Mark W. Feinberg, MD
Dr. Mark W. Feinberg is a cardiovascular medicine specialist at Brigham and Women’s Hospital
(BWH) and an Associate Professor of Medicine at Harvard Medical School. In addition, he is an
affiliated faculty member at the Harvard Stem Cell Institute.
Dr. Feinberg received his medical degree from Medical College of Pennsylvania. He completed an
internal medicine residency at Duke University Medical Center. He then completed two cardiology
fellowships: a research fellowship at Harvard School of Public Health and a clinical fellowship at
BWH. Dr. Feinberg is board certified in internal medicine and cardiology.
Dr. Feinberg’s clinical interests include noninvasive clinical cardiology, vascular medicine, and
cardiovascular disease prevention. Dr. Feinberg directs an NIH-funded basic science laboratory that
investigates mechanisms leading to the development of atherosclerosis (coronary artery disease) and
myocardial infarction (heart attack). These studies have revealed novel and unexpected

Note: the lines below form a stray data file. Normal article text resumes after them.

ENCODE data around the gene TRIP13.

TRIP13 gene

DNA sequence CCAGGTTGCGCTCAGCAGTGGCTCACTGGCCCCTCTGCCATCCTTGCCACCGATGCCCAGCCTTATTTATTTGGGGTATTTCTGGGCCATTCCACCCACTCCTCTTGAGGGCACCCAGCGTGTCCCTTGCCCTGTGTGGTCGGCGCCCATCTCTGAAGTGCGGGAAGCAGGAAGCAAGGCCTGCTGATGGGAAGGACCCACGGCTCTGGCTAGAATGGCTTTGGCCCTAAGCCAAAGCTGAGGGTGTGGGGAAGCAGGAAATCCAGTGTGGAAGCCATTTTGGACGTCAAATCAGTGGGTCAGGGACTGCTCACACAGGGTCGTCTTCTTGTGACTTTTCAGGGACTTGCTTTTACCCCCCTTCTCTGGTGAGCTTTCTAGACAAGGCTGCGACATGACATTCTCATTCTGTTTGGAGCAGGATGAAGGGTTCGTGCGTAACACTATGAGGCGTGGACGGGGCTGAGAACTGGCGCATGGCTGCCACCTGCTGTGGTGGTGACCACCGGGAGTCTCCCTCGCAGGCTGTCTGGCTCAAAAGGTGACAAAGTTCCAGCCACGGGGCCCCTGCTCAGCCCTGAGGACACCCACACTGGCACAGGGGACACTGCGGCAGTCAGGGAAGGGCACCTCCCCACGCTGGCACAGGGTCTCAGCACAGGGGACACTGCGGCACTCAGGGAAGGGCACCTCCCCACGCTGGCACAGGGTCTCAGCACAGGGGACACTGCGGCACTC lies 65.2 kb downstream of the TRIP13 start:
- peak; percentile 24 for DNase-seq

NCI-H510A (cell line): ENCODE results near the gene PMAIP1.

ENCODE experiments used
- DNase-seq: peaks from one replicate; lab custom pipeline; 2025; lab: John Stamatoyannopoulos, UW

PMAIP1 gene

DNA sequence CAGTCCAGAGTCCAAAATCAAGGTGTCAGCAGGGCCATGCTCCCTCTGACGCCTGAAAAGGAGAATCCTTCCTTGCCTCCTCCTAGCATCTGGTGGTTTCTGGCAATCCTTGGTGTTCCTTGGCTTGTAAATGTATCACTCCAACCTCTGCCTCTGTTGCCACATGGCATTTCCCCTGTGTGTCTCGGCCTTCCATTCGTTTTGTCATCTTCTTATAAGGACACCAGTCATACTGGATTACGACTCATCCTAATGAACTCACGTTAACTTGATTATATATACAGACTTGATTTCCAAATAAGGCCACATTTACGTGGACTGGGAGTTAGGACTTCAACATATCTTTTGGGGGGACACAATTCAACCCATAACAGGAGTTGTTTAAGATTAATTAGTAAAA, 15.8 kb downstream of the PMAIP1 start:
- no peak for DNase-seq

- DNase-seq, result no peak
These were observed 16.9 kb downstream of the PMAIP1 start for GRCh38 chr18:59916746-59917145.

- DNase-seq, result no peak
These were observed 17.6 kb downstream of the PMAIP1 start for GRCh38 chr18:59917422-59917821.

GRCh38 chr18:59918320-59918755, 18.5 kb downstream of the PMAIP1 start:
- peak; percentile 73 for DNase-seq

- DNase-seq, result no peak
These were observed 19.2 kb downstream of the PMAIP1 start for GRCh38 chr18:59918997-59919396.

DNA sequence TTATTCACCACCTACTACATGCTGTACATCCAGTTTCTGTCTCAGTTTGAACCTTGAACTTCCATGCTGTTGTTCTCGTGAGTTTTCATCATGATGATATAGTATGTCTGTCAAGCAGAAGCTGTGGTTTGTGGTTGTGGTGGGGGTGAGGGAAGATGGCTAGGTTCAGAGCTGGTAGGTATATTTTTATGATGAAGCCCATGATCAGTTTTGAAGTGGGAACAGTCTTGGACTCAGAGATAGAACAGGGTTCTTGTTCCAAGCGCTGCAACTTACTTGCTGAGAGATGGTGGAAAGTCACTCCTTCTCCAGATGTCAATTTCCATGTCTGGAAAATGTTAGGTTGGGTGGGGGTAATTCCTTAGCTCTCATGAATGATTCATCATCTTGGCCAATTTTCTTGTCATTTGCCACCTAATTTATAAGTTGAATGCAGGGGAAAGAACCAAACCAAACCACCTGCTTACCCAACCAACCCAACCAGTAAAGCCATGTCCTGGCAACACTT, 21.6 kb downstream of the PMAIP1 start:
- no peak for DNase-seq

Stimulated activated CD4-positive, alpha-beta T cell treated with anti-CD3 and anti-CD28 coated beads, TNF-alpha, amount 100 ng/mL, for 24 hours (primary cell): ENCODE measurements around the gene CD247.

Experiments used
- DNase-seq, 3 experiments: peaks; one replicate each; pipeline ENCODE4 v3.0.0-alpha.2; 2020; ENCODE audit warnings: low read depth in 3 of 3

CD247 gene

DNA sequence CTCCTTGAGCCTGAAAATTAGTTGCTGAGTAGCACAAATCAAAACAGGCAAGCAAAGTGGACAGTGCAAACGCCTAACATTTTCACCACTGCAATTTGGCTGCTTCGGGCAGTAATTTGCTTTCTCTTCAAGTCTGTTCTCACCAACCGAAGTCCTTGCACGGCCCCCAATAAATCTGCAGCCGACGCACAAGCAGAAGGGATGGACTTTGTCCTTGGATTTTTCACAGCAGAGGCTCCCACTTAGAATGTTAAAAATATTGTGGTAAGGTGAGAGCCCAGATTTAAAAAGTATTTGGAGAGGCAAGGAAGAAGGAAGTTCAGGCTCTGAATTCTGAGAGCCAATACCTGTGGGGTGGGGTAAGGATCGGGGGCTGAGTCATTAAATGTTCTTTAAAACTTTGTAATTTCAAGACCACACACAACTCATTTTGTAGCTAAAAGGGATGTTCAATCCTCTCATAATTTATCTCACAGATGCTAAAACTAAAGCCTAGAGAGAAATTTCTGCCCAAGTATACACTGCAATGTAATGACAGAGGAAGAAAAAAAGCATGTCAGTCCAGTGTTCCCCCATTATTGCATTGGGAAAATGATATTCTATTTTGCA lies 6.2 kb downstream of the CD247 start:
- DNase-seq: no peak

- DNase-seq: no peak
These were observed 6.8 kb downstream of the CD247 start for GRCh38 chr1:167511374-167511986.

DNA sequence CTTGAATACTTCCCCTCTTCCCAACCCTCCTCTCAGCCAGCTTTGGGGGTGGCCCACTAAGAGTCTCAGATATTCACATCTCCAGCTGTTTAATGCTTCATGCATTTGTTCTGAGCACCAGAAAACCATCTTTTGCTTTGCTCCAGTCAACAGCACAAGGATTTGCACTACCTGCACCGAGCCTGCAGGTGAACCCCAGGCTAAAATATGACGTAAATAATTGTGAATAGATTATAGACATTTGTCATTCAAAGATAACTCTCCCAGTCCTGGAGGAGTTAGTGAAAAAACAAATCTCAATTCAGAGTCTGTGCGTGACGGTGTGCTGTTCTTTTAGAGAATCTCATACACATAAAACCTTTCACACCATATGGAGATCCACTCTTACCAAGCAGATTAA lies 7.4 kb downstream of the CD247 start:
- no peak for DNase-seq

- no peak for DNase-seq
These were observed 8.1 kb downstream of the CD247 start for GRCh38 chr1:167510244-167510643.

pathophysiological roles for microRNAs, lincRNAs, and transcriptional regulators in vascular
inflammation and repair, with therapeutic implications for ischemic cardiovascular disease and other
acute and chronic inflammatory diseases.
Dr. Feinberg has held various leadership roles in cardiovascular research including his service on
national peer review study sections, editorial service, and as a Co-Chair of the Brigham Research
Institute’s CVDM Center.
Sun X, Icli B, Wara AK, Belkin N, He S, Kobzik L, Hunninghake GM, Vera MP; MICU Registry., Blackwell TS,
Baron RM, Feinberg MW. MicroRNA-181b regulates NF-κB-mediated vascular inflammation. J Clin Invest.
2012;122(6):1973-90. doi: 10.1172/JCI61495. PubMed PMID: 22622040;
Sun X, He S, Wara AK, Icli B, Shvartz E, Tesmenitsky Y, Belkin N, Li D, Blackwell TS, Sukhova GK, Croce K,